An Independent Upper Hunter candidate has taken exception with people who are opposed to Anglo American’s Drayton South coal mine, but who don’t live near the Muswellbrook area.
Independent candidate for the seat of Upper Hunter and former mayor, Lee Watts, claims the majority of opposition to the mine comes from people who live "nowhere near the coal face".
The comments come as the Drayton South coal mine was referred to the Planning Assessment Commission after the Department of Planning supported its approval.
Anglo's reduced mine plan, which was developed after repeated rejections of its wider proposed Drayton South mine, gained approval last week.
Under the new plan the mine will sit behind the natural landscape, will reduce its operating life from 27 down to 20 years, and cut tonnage from 119 million down to 97 million over the life of the mine.
PAC will now hold public hearings on the mine expansion next month in Denham.
Watts says some of the submissions made suspect claims about being affected by the mine, ABC reported.
"All submissions need to be looked at and there may be people genuinely impacted by the expansion and their views actually deserve to be heard and ways to reduce the impact need to be found," Watts said.
"But more than half of the submissions are not from those people, they are the people who are nowhere near the coalface.
"So, I think people who are part of our community need to be heard."
Watts also questioned claims by horse breeder Coolmore that it planned to leave the area if the mine expansion went ahead.
She said the company’s purchase of a neighbouring vineyard called in to question its intention to leave the area.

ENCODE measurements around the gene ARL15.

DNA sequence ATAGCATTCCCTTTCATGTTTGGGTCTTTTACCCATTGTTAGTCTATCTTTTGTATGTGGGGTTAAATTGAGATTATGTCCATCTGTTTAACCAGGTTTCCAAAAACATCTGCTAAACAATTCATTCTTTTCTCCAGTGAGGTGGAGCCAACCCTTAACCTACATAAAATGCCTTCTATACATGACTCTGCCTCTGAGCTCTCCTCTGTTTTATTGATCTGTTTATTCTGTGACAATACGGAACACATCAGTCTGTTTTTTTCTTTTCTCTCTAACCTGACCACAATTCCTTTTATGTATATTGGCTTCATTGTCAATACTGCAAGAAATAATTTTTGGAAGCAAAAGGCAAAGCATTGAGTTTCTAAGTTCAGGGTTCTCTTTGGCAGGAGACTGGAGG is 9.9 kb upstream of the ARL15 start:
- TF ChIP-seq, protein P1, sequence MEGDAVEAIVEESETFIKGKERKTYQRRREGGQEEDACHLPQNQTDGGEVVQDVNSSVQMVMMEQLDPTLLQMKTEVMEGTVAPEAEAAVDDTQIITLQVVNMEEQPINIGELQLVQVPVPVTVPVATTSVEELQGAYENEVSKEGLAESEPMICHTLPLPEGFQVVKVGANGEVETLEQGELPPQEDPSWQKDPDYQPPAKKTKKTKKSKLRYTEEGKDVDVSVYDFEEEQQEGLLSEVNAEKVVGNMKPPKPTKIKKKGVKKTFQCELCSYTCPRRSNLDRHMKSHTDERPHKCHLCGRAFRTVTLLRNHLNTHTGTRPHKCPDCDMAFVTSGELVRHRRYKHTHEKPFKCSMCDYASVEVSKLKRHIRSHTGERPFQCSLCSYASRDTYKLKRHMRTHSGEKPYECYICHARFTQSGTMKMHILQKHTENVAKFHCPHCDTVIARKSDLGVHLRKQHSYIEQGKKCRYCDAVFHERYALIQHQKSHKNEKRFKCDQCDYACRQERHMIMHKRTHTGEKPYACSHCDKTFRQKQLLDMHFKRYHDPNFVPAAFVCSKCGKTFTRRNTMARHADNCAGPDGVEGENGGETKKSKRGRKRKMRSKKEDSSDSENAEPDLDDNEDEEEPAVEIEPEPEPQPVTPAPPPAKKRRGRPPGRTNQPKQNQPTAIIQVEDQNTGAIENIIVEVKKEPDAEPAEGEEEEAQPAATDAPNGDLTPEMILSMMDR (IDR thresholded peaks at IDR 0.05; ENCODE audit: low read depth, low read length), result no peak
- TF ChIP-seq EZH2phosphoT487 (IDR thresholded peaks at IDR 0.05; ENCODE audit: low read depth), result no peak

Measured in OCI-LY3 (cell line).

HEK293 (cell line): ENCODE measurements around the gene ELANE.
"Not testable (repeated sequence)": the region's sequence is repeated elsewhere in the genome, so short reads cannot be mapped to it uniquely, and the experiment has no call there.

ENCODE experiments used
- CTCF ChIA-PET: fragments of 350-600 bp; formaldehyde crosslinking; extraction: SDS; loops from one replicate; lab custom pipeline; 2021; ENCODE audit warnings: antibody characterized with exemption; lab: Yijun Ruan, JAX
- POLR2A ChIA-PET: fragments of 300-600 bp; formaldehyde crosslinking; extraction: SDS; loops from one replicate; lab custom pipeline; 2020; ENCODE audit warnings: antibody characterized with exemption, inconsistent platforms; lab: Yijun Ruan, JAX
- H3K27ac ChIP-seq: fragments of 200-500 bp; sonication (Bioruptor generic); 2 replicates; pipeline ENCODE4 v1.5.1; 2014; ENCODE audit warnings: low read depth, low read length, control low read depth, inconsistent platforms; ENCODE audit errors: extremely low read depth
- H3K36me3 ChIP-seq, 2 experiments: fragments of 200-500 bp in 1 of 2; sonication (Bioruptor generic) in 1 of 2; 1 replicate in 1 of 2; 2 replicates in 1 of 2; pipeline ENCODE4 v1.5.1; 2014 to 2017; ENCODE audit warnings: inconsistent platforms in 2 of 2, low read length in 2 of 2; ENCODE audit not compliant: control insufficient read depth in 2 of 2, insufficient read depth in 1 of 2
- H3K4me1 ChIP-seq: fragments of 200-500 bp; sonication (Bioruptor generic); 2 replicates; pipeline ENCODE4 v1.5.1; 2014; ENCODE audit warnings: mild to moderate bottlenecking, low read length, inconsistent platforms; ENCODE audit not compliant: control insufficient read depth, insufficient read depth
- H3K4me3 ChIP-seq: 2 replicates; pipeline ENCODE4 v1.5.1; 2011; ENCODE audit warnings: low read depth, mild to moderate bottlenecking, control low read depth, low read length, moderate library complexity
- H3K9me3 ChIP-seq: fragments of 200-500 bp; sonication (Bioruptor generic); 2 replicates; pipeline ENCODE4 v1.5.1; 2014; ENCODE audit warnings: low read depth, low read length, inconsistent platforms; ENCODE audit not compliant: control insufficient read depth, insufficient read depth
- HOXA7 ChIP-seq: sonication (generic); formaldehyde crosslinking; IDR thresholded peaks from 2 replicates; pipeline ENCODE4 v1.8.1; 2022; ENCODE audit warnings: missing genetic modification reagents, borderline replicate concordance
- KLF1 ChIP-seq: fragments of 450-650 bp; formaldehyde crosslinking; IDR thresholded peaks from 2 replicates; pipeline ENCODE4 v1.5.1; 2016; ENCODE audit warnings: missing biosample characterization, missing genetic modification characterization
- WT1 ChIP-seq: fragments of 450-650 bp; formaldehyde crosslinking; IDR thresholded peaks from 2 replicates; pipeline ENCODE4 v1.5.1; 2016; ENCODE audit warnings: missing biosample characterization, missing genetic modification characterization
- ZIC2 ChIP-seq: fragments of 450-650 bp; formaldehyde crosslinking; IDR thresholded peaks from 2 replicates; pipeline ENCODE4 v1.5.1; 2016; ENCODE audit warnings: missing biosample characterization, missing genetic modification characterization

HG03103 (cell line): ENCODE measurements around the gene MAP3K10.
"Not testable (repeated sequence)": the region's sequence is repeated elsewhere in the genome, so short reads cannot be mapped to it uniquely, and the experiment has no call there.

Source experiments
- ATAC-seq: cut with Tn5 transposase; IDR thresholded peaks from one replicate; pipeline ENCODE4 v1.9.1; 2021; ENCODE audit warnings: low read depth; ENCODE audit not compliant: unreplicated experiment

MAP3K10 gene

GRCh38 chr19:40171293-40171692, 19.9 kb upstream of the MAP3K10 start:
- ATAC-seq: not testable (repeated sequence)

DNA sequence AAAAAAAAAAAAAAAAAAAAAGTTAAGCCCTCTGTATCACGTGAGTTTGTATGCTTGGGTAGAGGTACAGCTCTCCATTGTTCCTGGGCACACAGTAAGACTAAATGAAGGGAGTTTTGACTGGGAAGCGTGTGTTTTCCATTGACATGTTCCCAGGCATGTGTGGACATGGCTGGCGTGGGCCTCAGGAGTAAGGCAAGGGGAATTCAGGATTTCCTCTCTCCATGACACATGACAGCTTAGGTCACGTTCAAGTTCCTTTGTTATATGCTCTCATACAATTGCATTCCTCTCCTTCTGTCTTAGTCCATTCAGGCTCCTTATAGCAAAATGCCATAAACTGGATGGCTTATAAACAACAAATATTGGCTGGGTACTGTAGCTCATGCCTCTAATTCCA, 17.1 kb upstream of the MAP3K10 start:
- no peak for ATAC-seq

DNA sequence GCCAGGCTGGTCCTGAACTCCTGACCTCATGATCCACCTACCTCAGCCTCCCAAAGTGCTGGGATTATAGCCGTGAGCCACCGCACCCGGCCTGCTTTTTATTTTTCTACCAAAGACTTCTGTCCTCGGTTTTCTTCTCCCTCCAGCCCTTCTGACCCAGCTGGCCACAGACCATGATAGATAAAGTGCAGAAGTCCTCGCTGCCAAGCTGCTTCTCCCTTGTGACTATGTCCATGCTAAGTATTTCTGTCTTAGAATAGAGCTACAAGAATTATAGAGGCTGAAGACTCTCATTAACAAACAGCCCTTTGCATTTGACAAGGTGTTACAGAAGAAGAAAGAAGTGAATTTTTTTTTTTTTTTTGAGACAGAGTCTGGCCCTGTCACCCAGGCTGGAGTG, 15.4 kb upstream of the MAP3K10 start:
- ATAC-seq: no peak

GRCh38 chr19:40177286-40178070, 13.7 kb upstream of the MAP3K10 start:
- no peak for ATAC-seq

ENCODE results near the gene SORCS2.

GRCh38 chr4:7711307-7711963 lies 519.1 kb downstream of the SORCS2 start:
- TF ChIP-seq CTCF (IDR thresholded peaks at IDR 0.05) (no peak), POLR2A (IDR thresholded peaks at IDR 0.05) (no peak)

"Coolmore purchased the Arrowfield Estate and on one hand they're threatening to leave and on the other hand they're actually purchasing additional land," she said.
"So I think we need to stop with the dramatics and realistically work together as a community.
"We can co-exist and I think this can happen."
This is not the first time Watts has come out swinging for Drayton South.
In April she compared locals complaining about the Drayton South mine to people who move next to an airport and complain about planes.
Watts said the mine had been part of the local area for decades, and lamented The Planning Assessment Commission’s rejection of the project, ABC reported.
The 500 current employees at Drayton will be automatically employed at the new mine which is adjacent to the existing operation, however Anglo say all jobs are at risk if the expansion does not gain approval.
Drayton South project director Rick Fairhurst urged the PAC to progress to the next stage of approvals as soon as possible in order to provider the remaining workers certainty over their future.
“The release of the report is a positive step forward for our employees, the local community and the 140 local businesses depending on Drayton South for their livelihoods,” Fairhurst said.
In its report, the Department said mining and horse breeding should be able to co-exist in the Hunter.
“The Department’s latest assessment acknowledges that horse breeding and mining are both very important to the Upper Hunter and found the two industries can coexist,” a Department spokesperson said.
“As recommended by the PAC in its review, the mine will not be visible from the primary operating areas of nearby horse studs.”
However a group of Hunter Valley tourist operators, wineries and horse studs have again called on the NSW state government to reject Anglo American’s expansion of Drayton South mine.
They say if the mine goes ahead it will cost $457million to the NSW economy, will strip $120million annually from the local Hunter economy, and put 640 jobs at risk.